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Wednesday, April 10, 2002
Goodbye youth, hello cruel world
The heroes of seishun eiga (youth films) used to be idealized types, usually played by the teen idols of the moment. In the 1960s, Sayuri Yoshinaga became the ultimate spunky, fresh-faced school girl for a generation -- and her career has lasted far longer than the rosy bloom on her cheeks.
Today, however, teens in Japanese films are more likely to seethe than sparkle, while battling to survive in dysfunctional families and schools -- and not only in a spiritual sense either. In Shunji Iwai's "Lily Chou Chou no Subete (All About Lily Chou Chou)," a girl leaps to her death after being forced into prostitution by her male classmates. In Tomoyuki Furumaya's "Mabudachi (Bad Company)," one of three junior high boys labeled as "human trash" by their monster of a homeroom teacher jumps off a bridge and drowns, convinced of his own worthlessness.
Depressing, perhaps, but hardly surprising. Far from sensationalizing, these directors and many of their colleagues are reflecting what we see everywhere, from the streets of Shibuya to our own homes. But some see more clearly than others, and among the clearest is Akihito Shiota, the director of "Gekko no Sasayaki (Moonlight Whispers)," "Doko Made mo Iko (Don't Look Back)" and now "Gaichu (Harmful Insect)." Unlike directors who project their own memories, agendas or egos onto their underage characters, Shiota films them without filters. George Orwell once wrote that good prose should be like a "pane of glass" -- Shiota must have been paying attention.
Which does not mean that he simply points the camera and shoots. Shiota isn't making news clips for CNN, but films that combine the stripped-down style of modern minimalism and the character-centered focus of traditional humanism. He unerringly finds whatever it is in his frame that makes his scene comes to life, be it the early-morning beauty of a waterfront canal or the hard glint of understanding in a young girl's eyes, while excluding everything that might distract. His images may be austere by today's standards -- no J-pop soundtrack, no music-video editing tricks -- but each shot is telling. Shiota is, at heart, a portraitist. If he were a war photographer, his best work would be a single face that sums up the horror.
In "Gaichu," that face belongs to Sachiko (Aoi Miyazaki), a seventh-grader whose young mother (played by 28-year-old former model Ryo) has attempted suicide and whose handsome sixth-grade teacher (Sei'chi Tanabe) was forced to quit after falling in love with her (whether he molested her or not is left unstated). These scandalous goings-on are common knowledge among her classmates, who regard her as a creature from another, sadder planet. Though they don't bully her in ways now standard in Japanese films, with strippings, beatings and other physical humiliations, the relentless gossip and ostracism finally drive her out of school, to the privacy of her room and the freedom of the streets.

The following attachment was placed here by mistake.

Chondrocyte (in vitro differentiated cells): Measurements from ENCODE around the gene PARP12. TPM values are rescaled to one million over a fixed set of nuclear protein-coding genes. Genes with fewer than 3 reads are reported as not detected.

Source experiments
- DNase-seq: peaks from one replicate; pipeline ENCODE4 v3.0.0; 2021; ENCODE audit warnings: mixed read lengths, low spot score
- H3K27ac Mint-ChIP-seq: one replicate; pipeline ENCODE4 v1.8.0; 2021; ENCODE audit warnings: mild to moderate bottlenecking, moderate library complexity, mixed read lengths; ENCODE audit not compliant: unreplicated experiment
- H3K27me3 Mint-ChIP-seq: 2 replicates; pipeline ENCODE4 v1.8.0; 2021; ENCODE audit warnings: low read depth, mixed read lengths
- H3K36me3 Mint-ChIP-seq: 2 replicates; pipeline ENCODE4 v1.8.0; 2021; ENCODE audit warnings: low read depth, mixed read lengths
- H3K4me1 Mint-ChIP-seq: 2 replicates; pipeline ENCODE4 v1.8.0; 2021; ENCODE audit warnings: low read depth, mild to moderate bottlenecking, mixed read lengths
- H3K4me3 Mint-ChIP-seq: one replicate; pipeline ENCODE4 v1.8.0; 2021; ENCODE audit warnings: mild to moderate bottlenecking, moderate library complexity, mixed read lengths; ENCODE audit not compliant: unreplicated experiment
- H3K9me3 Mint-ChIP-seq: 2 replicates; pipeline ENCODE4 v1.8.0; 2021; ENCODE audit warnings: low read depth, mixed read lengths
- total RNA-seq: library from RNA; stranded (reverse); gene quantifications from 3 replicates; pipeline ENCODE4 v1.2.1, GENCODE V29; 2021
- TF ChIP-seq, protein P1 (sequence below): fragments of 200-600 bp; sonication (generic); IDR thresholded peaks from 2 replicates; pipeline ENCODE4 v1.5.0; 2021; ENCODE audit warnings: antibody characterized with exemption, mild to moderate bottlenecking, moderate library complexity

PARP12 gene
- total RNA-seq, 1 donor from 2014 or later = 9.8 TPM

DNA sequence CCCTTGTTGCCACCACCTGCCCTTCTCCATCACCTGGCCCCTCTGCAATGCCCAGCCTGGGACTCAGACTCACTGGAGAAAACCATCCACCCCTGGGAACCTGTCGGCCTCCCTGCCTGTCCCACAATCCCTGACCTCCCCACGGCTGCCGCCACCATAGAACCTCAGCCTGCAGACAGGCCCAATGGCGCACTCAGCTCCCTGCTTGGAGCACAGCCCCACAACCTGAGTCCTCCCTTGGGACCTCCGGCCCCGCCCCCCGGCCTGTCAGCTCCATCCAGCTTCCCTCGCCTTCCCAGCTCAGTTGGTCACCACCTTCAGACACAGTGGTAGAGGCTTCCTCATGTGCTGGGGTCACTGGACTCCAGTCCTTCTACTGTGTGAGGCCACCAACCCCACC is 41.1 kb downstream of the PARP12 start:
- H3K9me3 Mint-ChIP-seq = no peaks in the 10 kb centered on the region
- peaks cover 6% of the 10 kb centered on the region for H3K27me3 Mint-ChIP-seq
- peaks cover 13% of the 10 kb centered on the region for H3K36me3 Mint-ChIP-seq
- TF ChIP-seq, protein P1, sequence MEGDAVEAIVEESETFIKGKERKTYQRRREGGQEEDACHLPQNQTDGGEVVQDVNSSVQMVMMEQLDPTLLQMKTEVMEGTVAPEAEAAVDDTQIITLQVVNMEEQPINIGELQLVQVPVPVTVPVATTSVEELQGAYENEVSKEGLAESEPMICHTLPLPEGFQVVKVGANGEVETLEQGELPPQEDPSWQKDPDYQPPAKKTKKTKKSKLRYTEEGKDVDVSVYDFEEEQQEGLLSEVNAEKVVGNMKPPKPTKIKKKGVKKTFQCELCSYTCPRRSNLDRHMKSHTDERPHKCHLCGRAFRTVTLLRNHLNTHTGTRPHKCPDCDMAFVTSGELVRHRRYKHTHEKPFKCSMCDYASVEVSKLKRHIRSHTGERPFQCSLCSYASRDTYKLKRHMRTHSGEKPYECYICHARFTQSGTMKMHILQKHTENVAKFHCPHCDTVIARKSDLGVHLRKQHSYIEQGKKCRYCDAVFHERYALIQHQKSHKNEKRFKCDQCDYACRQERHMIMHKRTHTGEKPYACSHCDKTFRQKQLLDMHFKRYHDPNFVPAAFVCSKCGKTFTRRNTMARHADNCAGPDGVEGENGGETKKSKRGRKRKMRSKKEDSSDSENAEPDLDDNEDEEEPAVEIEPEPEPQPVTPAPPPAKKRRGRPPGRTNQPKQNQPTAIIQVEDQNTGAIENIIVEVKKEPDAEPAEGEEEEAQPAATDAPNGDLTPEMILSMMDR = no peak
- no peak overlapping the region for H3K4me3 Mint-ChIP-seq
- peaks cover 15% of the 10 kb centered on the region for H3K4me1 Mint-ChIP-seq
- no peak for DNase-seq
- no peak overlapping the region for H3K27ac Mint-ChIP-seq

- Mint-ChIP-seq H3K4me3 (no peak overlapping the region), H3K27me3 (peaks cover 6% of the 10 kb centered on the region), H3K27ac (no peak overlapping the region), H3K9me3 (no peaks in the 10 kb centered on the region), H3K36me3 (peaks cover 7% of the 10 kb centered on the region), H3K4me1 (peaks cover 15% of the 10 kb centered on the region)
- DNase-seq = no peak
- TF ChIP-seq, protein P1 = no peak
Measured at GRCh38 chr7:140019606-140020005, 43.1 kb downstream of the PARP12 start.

There she meets Takao (Tetsu Sawaki), a carrot-haired boy who lives in an abandoned factory and survives by petty crime, and Tama (Koji Ishikawa), a mentally retarded man who can veer from childish frolics to fearsome rages, but is basically sweet-tempered and harmless. They form an unlikely trio, enjoying an idyll amid the ruins and back streets, interposed with the occasional scam.
One day Tama is hit by a van, whose driver was jabbering on his cell phone instead of looking at the road. He is uninjured, but the driver, fearful of losing his job, pays a wad of hush money to the only witness -- Takao, who set up the entire "accident." At first worried for Tama, Sachiko is delighted by the outcome. There are more ways to move in the world, she discovers, than along the ruts worn by straight society.
Even Mom seems to be recovering, as she rediscovers love in a smiling, pleasant man who tries his best to make friends with Sachiko. The girl is slow to respond, but after an old classmate, Natsuko (Yu Aoi), hunts her down, she makes a momentous decision -- to return to school. At first everything goes swimmingly; she joins the chorus as an accompanist and even attracts the attention of a boy who seems unfazed by her reputation. Natsuko, however, has her eye on him as well -- and when he chooses Sachiko, she is hurt.
This crack in Sachiko's happiness soon widens, as a series of calamities strike. Finally she finds herself on the road, hitchhiking to the nuclear power plant where her old teacher now works. She has been corresponding with him, pouring out her heart in letter after letter and, though his answers have been sporadic, she feels he is the only one left who knows and understands.
In summary, this may sound like twisted melodrama; a 13-year-old girl flees to the arms of her adult abuser. There is, however, an emotional logic to her choices that make them, if not ideal, at least comprehensible. As Sachiko, Miyazaki has the right look of innocence hardening into experience -- she is the girl who has seen too much and been loved too little. Though not the passive victim, she has been neglected and used by the adults around her, while Takao and Natsuko prove to be no substitute for the family she never had. Miyazaki registers each shock, betrayal and disappointment with clarity and simplicity.
Extraordinarily talented child actors can be a bit creepy to watch -- there is a magic at work that is not quite human (think Halley Joel Osment in "A.I."). Miyazaki, who also starred in Shinji Aoyama's "Eureka," has a way of extracting the right emotion, without making it look like a rabbit-out-of-a-hat trick. Her Sachiko is as real as it gets, which makes the crimes committed against her seem all the more loathsome. The true "harmful insects" in this film are not the kids, who are mainly decent sorts, but the adults, who are, intentionally or not, poisoning their young.